Disagreeing & The Sandwich Technique
The trick to innovation and working well together is to disagree effectively! All conflicts and disagreements can be mitigated using The Sandwich Technique: This technique is commonly used when giving criticism and feedback. It states that you should: Compliment, Coach, and Encourage. Compliment– Express praise and respect for your peer’s work. E.g Good job Jim you’ve made some great headway on this project. Coach– Communicate what improvements you would like to see made. E.g I think you should focus a bit more on X rather than Y. Encourage– End on a positive note and show that you are confident in their ability. E.g Great work so far. Cant wait to see what it looks like when you make those adjustments!
If a team of two are working on a task and they never disagree on anything, then one of them is redundant. However, if the two are constantly disagreeing then both are useless. Disagreement can be both necessary and destructive for business. New ideas and approaches are born from disagreements between colleagues. Innovation and best practices could never occur without dissension. However, teams that are constantly disagreeing are counterproductive and can’t make decisions. Nothing gets done because people aren’t willing to compromise on their beliefs. Office disagreements, if poorly managed, can escalate and quickly become office conflicts. Conflicts are destructive. Most office conflicts can be categorized in three blocks:
Task-related = problems on ideas and scope of a project.
Process related = disagreements on ways to tackle tasks and projects.
Relationship related = interpersonal issues in a team.
The same logic can be brought into disagreement within teams. It is a three-fold system. You start with something nice, then the constructive criticism, and end with something nice again. There you have it. You show your colleagues that you respect their ideas, but you suggest that a different course still needs to be taken. Disagreeing doesn’t have to be hard so long as team members are respectful and open to new ideas. Understand that the best ideas come from a group effort and that ego doesn’t enter the realm of finding the best solutions. Here are some tips to help you disagree better:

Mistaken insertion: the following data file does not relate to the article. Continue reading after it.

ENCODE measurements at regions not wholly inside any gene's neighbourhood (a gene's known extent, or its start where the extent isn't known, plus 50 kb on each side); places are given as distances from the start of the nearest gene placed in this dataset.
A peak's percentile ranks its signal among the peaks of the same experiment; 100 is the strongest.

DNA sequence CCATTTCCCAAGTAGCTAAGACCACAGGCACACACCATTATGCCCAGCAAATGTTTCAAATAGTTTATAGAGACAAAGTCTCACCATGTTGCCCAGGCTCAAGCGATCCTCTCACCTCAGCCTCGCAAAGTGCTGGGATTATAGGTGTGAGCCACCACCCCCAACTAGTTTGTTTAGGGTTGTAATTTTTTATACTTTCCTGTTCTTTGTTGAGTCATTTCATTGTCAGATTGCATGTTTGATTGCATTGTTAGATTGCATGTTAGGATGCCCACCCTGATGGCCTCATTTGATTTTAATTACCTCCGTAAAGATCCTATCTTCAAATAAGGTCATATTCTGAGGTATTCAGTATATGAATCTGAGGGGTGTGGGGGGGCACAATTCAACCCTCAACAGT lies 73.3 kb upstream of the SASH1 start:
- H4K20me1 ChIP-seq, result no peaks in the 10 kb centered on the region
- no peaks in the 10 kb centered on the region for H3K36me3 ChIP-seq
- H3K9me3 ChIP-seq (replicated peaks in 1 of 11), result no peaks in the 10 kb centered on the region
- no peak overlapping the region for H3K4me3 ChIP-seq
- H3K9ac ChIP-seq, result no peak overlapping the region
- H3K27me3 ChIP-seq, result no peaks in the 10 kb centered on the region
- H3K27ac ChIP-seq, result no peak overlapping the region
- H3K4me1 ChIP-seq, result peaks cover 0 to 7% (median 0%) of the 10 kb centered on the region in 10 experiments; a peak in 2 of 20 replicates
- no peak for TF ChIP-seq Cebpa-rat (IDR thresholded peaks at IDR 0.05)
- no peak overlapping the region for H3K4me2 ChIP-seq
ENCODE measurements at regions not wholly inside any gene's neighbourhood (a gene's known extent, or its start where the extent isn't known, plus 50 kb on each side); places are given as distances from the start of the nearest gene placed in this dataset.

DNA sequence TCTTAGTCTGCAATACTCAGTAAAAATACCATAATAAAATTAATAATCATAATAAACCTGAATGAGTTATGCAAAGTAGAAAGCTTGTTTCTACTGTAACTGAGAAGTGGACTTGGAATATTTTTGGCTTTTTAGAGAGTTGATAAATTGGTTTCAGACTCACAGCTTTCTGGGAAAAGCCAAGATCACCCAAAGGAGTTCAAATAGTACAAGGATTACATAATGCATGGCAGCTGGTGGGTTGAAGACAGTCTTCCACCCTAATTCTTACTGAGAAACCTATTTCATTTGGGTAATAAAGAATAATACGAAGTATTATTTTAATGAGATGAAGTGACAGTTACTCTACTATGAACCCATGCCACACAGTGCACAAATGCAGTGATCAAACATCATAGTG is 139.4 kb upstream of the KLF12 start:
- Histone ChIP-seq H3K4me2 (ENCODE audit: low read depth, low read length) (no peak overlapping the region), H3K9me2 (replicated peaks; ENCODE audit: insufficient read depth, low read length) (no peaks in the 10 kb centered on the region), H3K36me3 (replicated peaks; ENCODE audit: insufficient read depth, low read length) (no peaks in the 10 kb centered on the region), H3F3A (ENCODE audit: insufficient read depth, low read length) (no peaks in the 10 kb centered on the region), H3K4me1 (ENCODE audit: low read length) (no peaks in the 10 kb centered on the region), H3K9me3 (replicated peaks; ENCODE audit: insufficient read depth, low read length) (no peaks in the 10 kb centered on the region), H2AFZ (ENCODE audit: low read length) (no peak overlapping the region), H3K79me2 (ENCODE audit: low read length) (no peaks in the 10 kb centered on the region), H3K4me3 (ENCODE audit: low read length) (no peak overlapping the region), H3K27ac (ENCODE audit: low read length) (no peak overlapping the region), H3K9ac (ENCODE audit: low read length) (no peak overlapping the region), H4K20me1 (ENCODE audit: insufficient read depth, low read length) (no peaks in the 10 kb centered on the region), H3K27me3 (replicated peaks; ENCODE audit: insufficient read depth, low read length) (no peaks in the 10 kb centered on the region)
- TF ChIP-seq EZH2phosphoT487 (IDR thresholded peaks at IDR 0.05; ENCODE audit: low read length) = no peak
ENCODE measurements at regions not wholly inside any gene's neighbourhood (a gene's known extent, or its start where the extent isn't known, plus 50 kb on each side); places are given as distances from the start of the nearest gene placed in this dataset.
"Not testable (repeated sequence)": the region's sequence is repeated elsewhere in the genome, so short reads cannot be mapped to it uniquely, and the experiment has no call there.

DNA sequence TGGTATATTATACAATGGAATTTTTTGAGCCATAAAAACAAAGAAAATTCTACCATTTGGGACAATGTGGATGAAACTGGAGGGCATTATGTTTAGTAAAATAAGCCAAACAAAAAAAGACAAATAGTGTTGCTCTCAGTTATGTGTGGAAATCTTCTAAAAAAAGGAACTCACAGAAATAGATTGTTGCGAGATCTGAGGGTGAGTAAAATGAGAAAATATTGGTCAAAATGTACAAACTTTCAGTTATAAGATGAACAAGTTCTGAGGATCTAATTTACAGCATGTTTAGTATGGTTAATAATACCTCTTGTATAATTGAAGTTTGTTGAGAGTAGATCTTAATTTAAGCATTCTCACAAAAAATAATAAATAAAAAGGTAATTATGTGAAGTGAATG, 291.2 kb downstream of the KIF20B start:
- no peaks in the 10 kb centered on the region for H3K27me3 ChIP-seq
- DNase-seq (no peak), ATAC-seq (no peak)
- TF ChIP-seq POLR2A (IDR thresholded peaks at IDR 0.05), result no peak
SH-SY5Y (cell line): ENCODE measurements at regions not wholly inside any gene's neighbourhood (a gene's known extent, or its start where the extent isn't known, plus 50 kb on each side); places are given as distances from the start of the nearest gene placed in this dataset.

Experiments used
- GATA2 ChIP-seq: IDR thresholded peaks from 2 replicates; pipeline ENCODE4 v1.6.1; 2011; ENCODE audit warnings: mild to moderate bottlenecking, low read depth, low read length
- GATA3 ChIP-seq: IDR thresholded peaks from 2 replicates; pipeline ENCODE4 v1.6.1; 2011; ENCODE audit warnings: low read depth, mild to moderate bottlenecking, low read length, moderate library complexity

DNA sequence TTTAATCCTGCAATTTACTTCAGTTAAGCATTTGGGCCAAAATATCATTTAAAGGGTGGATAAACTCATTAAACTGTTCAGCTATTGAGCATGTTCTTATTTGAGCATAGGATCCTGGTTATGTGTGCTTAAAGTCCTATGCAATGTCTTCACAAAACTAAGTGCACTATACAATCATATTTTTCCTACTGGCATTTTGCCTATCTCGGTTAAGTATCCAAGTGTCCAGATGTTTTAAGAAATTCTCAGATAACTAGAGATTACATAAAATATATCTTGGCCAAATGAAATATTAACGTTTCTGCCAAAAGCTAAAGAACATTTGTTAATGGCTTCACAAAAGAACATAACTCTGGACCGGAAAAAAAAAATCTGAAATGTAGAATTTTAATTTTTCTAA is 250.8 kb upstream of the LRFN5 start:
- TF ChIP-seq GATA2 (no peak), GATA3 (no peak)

When someone proposes a solution always make sure you understand the entire course of action that is suggested. Don’t cut across or strike it down without being clear on the concept.
If you disagree with your team’s approach then argue an alternative. Communicate with your co-workers the risks of this plan and the benefits of an alternative. If you cannot think of an alternative yourself, ask the group to brainstorm other options further and demonstrate your enthusiasm for finding the best solution.
Focus on positives rather than negatives. State that the proposed course of action is good, but perhaps it can be build on. Don’t let egos or emotions take over. Remember that you all are seeking the best course of action and the team will benefit most from the more well-considered plan.
Everyone has something different to offer to the project and should contribute to the prescribed solution. There may be multiple solutions that can work so don’t go in closed-minded to new ideas. Disagreements offer room for learning. Apollo Syndrome is a phenomenon whereby highly intelligent people under perform in groups. This can be largely explained by the lack of constructive disagreement. People with different views and opinions can all learn from one another in the process of making the best decision. Always encourage discussion and diversity of opinion within a team, as this will inevitably lead to the best work. You’ll soon see that disagreement can be constructive in teams and companies. Disagreeing is healthy and inspires creativity. Get going and start disagreeing! Do it right. Be respectful of others and be sensitive how you communicate your dissension. Remember the sandwich: compliment, coach, encourage! It work’s every time! All this sandwich talk making you hungry? What’s your favorite sandwich? Will you disagree using The Sandwich Technique at work? If so, please let us know how it goes!